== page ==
A very sad day.
I don’t recall my location when news broke that John F Kennedy had been shot. His assassination, with or without conspiracy theory, had occurred eleven years before I was born. I can remember the day John Lennon died very vividly though. I was seven years old and despite my tender age had a strong knowledge of the Beatles work; you just did at that time. This is an example of the sort of freakish power of recall that I possess which means I can still give you are fairly accurate rundown of UK chart positions and team lineups from a number of significant matches of the era, although I’d struggle to tell you what I did yesterday.
At the time, I knew Lennon’s death was significant. Here was a man who had appeared on the news regularly and on the evening of his death I can remember sitting in front of the TV, allowed to stay up late presumably, while the BBC played Imagine in full. Accompanying the song was nothing more than a single image of Lennon, obviously quite recent, in front of some New York landmark, perhaps Times Square. A hard day’s night had just been shown and then the movie version of Help! appeared. Selective memory suggests that it may not have been quite like that, but Lennon’s piercing eyes, from behind those small round glasses seemed to be staring straight at me as the music played. This was significant.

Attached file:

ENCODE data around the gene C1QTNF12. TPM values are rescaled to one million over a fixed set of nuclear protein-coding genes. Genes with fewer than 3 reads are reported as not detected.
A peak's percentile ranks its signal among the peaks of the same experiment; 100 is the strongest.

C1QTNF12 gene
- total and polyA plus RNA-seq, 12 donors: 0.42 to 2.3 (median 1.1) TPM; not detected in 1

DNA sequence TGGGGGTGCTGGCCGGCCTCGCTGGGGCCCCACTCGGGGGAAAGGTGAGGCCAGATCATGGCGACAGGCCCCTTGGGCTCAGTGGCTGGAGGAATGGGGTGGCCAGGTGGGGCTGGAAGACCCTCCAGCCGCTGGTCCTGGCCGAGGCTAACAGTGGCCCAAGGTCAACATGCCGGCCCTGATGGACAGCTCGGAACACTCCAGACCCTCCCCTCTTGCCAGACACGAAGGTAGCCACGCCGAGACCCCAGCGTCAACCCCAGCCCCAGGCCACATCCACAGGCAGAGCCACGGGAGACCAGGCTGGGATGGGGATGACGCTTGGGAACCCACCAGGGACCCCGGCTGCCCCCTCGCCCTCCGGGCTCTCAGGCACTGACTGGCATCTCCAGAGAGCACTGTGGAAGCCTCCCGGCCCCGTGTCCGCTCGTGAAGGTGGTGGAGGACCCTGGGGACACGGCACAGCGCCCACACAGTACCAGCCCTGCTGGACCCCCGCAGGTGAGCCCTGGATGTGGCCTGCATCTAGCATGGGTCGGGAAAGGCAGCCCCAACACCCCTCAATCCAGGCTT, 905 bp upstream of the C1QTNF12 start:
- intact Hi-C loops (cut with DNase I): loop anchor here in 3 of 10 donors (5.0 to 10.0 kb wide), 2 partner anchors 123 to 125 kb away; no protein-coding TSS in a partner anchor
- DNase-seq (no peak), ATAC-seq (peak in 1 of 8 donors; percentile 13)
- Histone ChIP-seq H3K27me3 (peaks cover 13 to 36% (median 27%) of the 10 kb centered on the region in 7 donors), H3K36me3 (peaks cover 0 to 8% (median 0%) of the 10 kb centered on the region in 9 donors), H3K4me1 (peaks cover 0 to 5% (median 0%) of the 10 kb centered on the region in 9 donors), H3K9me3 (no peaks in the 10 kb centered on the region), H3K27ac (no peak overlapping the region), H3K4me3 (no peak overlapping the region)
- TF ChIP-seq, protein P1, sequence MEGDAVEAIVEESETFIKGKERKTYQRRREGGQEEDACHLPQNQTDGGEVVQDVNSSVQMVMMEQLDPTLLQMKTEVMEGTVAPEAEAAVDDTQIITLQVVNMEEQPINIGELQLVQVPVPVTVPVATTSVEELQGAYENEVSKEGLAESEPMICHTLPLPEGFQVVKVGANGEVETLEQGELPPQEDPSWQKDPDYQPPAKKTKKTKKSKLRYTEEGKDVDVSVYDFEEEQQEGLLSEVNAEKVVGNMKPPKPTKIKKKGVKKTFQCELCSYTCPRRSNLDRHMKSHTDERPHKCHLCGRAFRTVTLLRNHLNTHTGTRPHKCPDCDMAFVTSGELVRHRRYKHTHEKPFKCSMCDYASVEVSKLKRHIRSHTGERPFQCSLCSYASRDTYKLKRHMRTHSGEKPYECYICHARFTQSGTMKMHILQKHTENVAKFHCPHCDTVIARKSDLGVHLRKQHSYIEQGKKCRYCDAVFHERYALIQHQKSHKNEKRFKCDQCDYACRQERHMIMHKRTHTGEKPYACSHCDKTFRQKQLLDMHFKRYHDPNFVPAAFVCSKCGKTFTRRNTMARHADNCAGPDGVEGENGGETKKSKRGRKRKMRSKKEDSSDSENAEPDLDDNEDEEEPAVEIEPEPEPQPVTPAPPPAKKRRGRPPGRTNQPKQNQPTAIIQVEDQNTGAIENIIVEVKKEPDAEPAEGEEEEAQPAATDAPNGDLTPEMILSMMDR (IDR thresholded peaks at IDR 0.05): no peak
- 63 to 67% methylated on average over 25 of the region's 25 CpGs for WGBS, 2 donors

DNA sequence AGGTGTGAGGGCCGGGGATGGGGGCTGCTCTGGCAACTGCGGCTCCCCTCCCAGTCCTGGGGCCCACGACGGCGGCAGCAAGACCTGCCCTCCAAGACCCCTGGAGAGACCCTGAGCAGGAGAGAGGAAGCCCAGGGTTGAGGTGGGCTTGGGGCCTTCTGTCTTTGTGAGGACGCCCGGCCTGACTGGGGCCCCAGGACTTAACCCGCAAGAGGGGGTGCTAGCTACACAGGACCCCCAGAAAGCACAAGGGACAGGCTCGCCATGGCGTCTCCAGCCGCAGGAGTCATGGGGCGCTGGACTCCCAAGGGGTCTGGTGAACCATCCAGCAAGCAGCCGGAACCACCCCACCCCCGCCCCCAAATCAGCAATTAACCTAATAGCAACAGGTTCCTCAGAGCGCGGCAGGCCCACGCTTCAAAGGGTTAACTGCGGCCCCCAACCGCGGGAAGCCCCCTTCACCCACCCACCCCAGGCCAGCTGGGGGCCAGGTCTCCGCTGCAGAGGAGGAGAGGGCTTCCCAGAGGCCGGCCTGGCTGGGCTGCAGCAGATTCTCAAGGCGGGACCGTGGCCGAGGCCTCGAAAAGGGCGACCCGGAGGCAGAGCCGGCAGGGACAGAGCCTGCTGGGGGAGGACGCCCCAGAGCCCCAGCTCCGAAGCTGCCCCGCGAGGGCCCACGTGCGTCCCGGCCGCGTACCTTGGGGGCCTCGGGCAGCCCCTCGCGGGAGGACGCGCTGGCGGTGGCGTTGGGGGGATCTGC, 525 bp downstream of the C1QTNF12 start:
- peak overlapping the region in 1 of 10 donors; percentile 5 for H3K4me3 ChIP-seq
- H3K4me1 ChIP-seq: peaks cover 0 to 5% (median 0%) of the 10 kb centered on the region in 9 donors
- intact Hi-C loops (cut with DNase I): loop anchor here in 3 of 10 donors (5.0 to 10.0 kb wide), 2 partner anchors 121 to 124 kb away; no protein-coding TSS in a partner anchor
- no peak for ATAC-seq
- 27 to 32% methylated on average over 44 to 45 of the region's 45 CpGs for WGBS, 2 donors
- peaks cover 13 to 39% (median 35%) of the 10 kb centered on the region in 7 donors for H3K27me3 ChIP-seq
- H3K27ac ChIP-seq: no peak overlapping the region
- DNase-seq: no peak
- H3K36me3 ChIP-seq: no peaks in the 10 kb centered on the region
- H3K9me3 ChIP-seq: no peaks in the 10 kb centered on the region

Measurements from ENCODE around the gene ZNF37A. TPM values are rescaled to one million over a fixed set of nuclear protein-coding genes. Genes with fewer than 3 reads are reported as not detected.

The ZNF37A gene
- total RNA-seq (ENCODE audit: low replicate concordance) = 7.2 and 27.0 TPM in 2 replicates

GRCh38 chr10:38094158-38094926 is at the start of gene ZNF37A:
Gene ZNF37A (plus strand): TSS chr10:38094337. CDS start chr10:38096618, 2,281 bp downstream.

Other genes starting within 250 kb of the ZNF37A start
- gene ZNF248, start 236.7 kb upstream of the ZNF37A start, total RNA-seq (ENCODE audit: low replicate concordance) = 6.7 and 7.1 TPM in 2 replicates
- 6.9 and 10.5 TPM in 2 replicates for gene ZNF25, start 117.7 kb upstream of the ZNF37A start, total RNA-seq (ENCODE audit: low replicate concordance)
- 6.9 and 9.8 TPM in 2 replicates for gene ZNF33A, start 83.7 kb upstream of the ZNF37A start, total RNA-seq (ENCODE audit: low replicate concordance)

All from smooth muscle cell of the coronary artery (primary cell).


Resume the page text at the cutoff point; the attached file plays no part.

Over the course of the last few hours, and for quite a few days, perhaps weeks to come, you will have read and digested masses of information relating to the tragic death of Wales manager Gary Speed. With IBWM, I’ve always been keen not to follow the news, to avoid the stories that are written elsewhere. If Carlos Tevez hands in a transfer request, I want us to be covering the Bosnian second division. I certainly don’t want to appear snobby, I’ll read the news just as you will, but I’ve always liked to go in a different direction to the mainstream. Avoid the big stories and anything that feels too personal has become a mantra here. It’s not a tactic that will lead anyone to commercial success, but then that’s never how I’ve seen IBWM functioning. Something different and that’s it.
When it comes to Gary Speed though, there’s no way I can just walk on by. This was someone that had a huge bearing on my life and still remains one of my all time favourite footballers.
Although I met Gary on a number of occasions, I certainly didn’t know him personally. However, I was always struck by how impressive a person he was. Outrageously handsome yet modest with it and a dedicated family man, father to two young boys. Someone that always had time for everyone, he would talk, ask how you were and those fabled footballers that don’t walk away until every last autograph is signed? Well, that was Gary.
I first saw Gary Speed play during the 1989-90 season when he was with Leeds United. Leeds had invested heavily in the summer of 1989 and were favourites to gain promotion from the second division. After a sluggish start they quickly gained momentum, seeing off season long challenges from Sheffield United and Newcastle to conclude as champions. I was impressed by the then 20 year old Speed’s tenacity and paired with fellow young gun David Batty, he gave the Leeds midfield a real intensity. Youthful exuberance combined brilliantly with the craft of Gordon Strachan and Gary McAllister. That those players were able to form the heartbeat of a first division winning side two years later came as little surprise.